Governments, public bodies and industry are starting to realise the high socio-economic value that connectivity brings. "Digital Poverty" or the "Digital Divide" are terms used to recognise the difference that connectivity can make to individuals, households and businesses. The link between digital poverty and economic poverty and the associated social and healthcare challenges is clear. Elsewhere, connectivity can enable health and social services to be delivered in the home. These services range across virtual GP appointments, medicine intake monitoring, health device data sharing and much more – all focused on improving health and reducing the burden on the health service.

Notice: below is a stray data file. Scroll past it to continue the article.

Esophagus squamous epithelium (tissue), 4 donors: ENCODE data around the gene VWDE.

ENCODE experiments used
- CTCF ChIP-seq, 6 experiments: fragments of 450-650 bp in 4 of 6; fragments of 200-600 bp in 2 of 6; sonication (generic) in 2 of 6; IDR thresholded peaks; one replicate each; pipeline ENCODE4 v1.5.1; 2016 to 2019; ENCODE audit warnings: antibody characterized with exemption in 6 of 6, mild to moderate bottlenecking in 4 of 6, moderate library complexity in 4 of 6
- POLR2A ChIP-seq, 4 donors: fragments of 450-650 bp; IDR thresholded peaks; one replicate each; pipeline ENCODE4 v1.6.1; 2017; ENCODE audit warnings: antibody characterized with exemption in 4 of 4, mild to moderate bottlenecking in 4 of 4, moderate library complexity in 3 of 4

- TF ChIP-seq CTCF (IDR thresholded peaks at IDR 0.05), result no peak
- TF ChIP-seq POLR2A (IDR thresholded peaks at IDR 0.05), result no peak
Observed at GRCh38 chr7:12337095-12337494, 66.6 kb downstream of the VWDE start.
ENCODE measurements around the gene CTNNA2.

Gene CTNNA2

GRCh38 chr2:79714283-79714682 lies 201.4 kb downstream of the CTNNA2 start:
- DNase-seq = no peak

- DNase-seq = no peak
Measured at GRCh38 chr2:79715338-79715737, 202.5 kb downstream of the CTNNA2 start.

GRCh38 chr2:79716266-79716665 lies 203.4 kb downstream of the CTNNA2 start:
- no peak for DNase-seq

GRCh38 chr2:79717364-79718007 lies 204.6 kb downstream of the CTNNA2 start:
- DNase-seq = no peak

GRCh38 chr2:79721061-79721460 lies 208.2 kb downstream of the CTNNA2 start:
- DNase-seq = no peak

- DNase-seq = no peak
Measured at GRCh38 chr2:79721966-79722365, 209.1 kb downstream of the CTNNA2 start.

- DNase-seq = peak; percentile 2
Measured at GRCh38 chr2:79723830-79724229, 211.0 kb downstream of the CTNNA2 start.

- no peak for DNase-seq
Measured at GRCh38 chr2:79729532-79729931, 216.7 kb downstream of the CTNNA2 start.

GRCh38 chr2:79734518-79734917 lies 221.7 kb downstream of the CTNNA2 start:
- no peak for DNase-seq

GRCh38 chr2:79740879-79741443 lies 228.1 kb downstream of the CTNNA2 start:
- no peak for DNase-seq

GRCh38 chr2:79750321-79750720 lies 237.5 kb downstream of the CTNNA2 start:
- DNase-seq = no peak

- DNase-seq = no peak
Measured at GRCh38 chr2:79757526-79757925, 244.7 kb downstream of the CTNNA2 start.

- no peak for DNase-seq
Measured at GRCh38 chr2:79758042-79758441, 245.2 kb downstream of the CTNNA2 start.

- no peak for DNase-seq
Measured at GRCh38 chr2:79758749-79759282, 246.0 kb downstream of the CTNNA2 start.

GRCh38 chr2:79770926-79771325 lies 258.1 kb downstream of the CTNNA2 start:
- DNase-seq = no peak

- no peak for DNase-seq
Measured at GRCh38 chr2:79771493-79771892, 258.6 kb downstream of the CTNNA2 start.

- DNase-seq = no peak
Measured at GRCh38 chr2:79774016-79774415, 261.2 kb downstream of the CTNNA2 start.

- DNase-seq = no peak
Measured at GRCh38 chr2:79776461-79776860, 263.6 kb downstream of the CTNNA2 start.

This track will examine the role of wireless in society and in the delivery of novel health services and ask whether existing commercially-driven deployment models for wireless are working well enough to deliver these socially motivated services or is a change in approach needed?